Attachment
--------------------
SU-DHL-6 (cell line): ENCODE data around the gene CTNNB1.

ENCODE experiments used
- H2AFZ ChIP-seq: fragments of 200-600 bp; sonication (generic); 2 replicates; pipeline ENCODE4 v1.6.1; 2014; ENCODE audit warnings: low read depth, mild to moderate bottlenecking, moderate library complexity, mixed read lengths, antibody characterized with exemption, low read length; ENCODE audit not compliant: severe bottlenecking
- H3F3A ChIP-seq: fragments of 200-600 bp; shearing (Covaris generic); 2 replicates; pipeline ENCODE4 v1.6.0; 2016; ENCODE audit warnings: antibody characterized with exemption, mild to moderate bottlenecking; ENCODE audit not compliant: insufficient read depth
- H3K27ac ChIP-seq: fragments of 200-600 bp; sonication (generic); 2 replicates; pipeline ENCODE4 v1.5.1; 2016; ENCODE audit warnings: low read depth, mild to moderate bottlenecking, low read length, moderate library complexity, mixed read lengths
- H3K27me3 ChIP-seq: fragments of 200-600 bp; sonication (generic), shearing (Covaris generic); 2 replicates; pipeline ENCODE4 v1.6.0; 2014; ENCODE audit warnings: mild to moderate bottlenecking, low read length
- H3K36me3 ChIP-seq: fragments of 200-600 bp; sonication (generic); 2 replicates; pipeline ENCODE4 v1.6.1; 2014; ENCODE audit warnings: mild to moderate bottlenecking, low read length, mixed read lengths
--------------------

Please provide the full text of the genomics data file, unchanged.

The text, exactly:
SU-DHL-6 (cell line): ENCODE data around the gene CTNNB1.

ENCODE experiments used
- H2AFZ ChIP-seq: fragments of 200-600 bp; sonication (generic); 2 replicates; pipeline ENCODE4 v1.6.1; 2014; ENCODE audit warnings: low read depth, mild to moderate bottlenecking, moderate library complexity, mixed read lengths, antibody characterized with exemption, low read length; ENCODE audit not compliant: severe bottlenecking
- H3F3A ChIP-seq: fragments of 200-600 bp; shearing (Covaris generic); 2 replicates; pipeline ENCODE4 v1.6.0; 2016; ENCODE audit warnings: antibody characterized with exemption, mild to moderate bottlenecking; ENCODE audit not compliant: insufficient read depth
- H3K27ac ChIP-seq: fragments of 200-600 bp; sonication (generic); 2 replicates; pipeline ENCODE4 v1.5.1; 2016; ENCODE audit warnings: low read depth, mild to moderate bottlenecking, low read length, moderate library complexity, mixed read lengths
- H3K27me3 ChIP-seq: fragments of 200-600 bp; sonication (generic), shearing (Covaris generic); 2 replicates; pipeline ENCODE4 v1.6.0; 2014; ENCODE audit warnings: mild to moderate bottlenecking, low read length
- H3K36me3 ChIP-seq: fragments of 200-600 bp; sonication (generic); 2 replicates; pipeline ENCODE4 v1.6.1; 2014; ENCODE audit warnings: mild to moderate bottlenecking, low read length, mixed read lengths